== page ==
Date: Tue, 1 Sep 2009 06:31:40 -0700 (PDT) From: Calvin Perilloux <calvinperilloux at yahoo.com> Subject: Re: Opinion on yeast? (S-23 temp) Josh, If you're talking about fermenting with S-23 at room temperature for a week, you'll end up with a fruity ale-type beer, not a Bock at all. It's bad enough to go a full day or so at high temps, but a week? I've brewed lighter lagers at varying pitching temperatures (due to commercial considerations), and using the same lager yeast the cold-pitched ones are cleaner and superior to the ones pitched at 60-62 F. I haven't done that with S-23 specifically, but my educated guess is that it would act similarly. I've used S-23 with good results in the 50-55 F range. In my experience, it slows down a LOT if you take it much under 50 F. I'd never use it at 70 F, not even pitching temperature. (I pitch lagers in the mid to upper 40's if possible, letting the fermenting wort then warm to primary fermentation temperature of 50 F or so.) Calvin Perilloux Middletown, Maryland, USA Return to table of contents
Date: Tue, 01 Sep 2009 12:44:11 -0400 From: stencil <etcs.ret at verizon.net> Subject: Re: Opinion on yeast? On Tue, 01 Sep 2009 02:22:31 -0400, in Homebrew Digest #5597 (August 31, 2009) Josh Knarr wrote: > > >Fermentation temp for lagering - start out at room temp for a week >then put it in the freezer? Drop the temp to "as low as it will go"? Try to get to the intended ferment temperature at or even before pitching time. The whole rationale is that lager yeast are bred to function at lower temperatures and when they operate in warmer environments they produce ale-like compounds. Let them play unsupervised for a few days at warm temps and you will have well-chilled ale. After a few weeks of cold lagering they might re-ingest those flavors, but maybe not. Recognize that, external controller or no, the freezer still is a freezer and will try to get its contents down to 0F or below as soon as the controller applies power to it. When you get to your target temp (50F or whatever) the controller will cut power to the freezer - but the interior walls still will be at a subzero temperature. Therefore try to deploy the fermenter as far from the walls as possible and ensure that the remaining volume of the freezer is well loaded with water jugs, bacon, and filled kegs as is practical. Likewise position the sensor probe as far from the walls and as close to the fermenter as you can. If you opted for the Johnson controller that uses a pneumatic bulb and copper tube, beware of too-frequent flexing of the tube, which will lead to brittling and cracking. >since the Palmer book uses the 45F to 55F consistently to lager while >the Saflager packet has a much higher range on it. > The yeast manufacturer's advice takes precedence - unless someone advises you to treat a specific brand or type, differently. gds, stencil Return to table of contents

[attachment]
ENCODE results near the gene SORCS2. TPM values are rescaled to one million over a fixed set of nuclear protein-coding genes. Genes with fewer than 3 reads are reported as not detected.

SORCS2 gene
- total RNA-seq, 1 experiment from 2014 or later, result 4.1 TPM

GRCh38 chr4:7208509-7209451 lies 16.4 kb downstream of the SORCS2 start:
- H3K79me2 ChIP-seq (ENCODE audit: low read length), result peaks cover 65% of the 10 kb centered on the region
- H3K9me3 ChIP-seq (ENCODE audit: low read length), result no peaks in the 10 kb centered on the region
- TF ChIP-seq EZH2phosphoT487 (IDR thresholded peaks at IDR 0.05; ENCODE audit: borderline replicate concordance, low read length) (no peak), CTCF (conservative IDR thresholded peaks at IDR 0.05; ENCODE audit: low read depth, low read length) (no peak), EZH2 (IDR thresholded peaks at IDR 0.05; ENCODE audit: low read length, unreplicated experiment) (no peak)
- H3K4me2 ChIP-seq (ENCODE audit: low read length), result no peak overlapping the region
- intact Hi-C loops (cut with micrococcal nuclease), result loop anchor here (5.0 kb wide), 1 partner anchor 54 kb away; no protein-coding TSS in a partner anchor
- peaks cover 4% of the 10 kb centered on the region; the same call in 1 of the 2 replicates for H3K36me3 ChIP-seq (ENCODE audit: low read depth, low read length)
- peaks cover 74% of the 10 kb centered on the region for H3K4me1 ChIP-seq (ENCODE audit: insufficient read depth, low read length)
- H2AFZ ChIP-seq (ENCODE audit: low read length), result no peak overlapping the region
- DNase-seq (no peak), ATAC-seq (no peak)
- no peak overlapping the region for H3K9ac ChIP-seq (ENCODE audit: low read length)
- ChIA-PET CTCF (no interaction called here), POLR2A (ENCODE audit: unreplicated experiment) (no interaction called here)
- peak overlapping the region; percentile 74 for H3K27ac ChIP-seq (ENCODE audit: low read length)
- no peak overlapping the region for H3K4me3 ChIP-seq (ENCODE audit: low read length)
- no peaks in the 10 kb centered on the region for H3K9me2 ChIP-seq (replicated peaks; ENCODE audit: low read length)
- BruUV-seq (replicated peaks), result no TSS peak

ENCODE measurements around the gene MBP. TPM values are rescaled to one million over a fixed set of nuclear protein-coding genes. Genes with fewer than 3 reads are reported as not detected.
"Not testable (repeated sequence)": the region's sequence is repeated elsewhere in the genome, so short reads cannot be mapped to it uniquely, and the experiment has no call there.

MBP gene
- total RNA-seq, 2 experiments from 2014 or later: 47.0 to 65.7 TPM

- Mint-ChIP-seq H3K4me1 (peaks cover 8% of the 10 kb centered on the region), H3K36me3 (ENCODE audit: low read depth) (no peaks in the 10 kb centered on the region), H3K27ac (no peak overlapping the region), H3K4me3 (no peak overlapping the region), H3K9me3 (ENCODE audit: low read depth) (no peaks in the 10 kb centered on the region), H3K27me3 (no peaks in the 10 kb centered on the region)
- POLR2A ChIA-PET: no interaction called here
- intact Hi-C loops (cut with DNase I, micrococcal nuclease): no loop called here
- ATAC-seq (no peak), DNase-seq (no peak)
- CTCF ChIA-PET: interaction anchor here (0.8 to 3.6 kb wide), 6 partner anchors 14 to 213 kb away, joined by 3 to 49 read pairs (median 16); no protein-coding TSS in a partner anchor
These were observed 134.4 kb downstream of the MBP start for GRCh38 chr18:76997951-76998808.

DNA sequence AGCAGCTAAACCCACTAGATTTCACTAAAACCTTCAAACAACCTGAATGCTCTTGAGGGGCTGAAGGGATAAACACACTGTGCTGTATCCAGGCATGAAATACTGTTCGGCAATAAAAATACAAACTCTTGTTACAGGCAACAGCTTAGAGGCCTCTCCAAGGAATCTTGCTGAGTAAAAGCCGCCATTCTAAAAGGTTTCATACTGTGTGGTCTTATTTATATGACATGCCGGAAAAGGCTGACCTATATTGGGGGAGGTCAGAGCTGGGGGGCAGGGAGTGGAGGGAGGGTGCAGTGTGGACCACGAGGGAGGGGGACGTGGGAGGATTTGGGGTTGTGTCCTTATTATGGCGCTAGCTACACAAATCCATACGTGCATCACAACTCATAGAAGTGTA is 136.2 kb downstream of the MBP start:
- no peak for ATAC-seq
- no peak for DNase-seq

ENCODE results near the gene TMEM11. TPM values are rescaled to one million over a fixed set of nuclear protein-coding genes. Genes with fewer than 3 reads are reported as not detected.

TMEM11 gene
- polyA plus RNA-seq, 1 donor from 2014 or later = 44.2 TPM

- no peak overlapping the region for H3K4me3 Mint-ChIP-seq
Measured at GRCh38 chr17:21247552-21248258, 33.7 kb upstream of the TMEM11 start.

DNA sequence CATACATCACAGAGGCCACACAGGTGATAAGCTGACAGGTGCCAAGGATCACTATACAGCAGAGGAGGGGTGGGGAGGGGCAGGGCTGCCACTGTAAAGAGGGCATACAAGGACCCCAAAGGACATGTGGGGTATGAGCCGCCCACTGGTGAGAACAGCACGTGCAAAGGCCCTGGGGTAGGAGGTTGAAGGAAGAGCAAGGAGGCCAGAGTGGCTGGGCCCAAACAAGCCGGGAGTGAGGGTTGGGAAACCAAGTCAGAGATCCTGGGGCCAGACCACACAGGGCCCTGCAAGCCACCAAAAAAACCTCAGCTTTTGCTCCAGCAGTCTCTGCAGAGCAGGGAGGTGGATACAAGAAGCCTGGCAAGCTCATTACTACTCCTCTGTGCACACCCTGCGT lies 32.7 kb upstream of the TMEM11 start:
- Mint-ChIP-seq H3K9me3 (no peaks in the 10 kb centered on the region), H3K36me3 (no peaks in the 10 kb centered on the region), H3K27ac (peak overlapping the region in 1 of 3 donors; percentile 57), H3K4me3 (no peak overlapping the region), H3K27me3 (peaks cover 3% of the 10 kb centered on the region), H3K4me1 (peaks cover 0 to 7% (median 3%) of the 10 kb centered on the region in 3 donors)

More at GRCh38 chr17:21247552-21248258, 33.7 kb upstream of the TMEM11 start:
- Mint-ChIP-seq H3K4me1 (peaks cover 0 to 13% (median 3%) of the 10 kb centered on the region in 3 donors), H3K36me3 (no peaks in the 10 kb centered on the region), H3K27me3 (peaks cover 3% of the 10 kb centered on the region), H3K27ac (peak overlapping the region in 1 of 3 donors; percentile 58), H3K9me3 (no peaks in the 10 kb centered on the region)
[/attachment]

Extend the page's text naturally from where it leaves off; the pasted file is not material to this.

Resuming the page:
Date: Tue, 01 Sep 2009 18:51:14 -0400 From: "David Houseman" <david.houseman at verizon.net> Subject: RE: Does dry hopping add flavor? Jim, So what does brewing for yourself versus for competition have to do with concern for aroma. Frankly whatever the reason to brew, if it's not going to be a good beer then what's the point? And to me aroma is a key component of any beer. Not that high hop aroma should be present on every beer or style but where it's appropriate I want great hop aroma whether it's just for me, a guest or to enter in competition. Dry hopping does affect most aroma, although I do pick up some additional hop flavor. Or it could be just the mixing of senses. Hop aroma is largely contributed by late hop additions in the kettle. Add hops in the range of 20 to 5 minutes to go in the boil. Isomerizing hops extracts hop acids for bittering. Hop flavor is extracted from hop resins and oils. So yes, you can get achieve good hop flavor without dry hopping. David Houseman Return to table of contents